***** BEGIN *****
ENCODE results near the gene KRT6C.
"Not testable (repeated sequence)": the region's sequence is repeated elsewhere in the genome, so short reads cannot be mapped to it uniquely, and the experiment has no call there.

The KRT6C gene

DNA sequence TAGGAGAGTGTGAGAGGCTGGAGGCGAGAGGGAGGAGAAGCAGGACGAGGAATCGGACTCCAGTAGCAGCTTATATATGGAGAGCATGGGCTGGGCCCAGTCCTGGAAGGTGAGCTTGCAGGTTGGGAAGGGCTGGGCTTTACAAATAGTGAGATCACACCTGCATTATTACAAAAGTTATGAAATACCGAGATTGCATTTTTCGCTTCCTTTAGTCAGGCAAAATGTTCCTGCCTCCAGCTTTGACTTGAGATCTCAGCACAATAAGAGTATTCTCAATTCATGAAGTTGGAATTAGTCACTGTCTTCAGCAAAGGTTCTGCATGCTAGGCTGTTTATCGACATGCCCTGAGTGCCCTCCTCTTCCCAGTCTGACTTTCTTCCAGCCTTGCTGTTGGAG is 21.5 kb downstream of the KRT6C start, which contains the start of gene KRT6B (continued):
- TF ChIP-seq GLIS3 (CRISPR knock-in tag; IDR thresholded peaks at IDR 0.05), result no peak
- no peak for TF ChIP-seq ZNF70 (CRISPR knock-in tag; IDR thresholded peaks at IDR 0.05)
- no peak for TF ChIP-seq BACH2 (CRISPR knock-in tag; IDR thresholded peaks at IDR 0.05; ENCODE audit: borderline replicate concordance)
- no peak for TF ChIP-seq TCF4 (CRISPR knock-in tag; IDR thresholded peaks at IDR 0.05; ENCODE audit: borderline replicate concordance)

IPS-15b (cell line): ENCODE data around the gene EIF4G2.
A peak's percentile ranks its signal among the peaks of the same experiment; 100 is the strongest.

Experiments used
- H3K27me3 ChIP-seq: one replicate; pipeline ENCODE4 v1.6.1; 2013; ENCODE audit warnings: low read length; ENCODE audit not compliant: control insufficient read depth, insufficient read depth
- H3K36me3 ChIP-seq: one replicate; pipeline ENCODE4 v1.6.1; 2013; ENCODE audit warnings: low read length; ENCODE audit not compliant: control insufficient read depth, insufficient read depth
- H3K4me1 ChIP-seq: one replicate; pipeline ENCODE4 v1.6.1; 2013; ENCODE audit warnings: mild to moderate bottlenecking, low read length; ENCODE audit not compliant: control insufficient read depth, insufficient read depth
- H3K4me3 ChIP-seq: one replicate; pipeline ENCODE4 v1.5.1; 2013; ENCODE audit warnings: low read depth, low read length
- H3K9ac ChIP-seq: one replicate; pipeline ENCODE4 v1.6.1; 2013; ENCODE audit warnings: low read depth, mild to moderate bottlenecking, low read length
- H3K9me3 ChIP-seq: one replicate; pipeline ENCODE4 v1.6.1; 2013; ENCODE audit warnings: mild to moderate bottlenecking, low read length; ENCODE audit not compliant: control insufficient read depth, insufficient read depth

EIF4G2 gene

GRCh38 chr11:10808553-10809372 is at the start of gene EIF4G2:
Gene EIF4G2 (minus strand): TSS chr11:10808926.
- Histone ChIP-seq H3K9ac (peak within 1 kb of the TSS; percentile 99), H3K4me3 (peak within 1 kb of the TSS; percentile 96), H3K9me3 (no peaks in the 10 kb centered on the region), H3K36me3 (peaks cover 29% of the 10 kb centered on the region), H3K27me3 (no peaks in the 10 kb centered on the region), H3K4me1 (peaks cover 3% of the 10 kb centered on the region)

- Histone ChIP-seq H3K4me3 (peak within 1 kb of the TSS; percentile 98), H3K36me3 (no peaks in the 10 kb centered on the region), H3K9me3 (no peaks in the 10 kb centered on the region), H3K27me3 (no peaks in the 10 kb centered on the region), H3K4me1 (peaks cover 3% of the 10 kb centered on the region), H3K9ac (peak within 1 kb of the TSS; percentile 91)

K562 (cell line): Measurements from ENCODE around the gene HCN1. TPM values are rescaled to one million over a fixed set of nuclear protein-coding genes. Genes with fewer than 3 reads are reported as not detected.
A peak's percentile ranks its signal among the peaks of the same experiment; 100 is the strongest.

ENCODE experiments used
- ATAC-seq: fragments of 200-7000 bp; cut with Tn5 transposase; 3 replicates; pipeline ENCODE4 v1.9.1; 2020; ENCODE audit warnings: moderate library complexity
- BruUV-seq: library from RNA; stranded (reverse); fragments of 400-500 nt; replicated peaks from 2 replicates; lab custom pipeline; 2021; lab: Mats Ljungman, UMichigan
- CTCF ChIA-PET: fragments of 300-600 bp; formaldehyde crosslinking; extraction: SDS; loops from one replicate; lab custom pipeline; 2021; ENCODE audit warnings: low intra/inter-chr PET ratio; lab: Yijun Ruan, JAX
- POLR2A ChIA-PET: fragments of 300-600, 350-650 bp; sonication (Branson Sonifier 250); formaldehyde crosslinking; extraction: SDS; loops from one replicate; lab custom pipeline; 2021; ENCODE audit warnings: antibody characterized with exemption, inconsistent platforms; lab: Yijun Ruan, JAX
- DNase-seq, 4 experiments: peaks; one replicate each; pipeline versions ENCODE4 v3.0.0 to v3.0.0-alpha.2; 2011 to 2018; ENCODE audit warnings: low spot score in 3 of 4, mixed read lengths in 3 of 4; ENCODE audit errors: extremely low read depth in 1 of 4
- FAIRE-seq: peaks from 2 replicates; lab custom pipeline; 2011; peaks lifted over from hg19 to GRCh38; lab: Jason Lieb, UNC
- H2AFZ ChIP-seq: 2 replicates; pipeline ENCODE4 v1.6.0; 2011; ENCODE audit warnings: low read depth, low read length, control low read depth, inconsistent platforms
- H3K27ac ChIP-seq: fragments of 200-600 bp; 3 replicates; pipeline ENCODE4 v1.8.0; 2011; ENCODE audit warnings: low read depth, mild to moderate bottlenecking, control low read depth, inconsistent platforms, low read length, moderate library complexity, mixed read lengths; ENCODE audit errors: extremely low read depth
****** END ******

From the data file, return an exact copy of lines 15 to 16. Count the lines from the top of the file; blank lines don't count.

- H3K4me3 ChIP-seq: one replicate; pipeline ENCODE4 v1.5.1; 2013; ENCODE audit warnings: low read depth, low read length
- H3K9ac ChIP-seq: one replicate; pipeline ENCODE4 v1.6.1; 2013; ENCODE audit warnings: low read depth, mild to moderate bottlenecking, low read length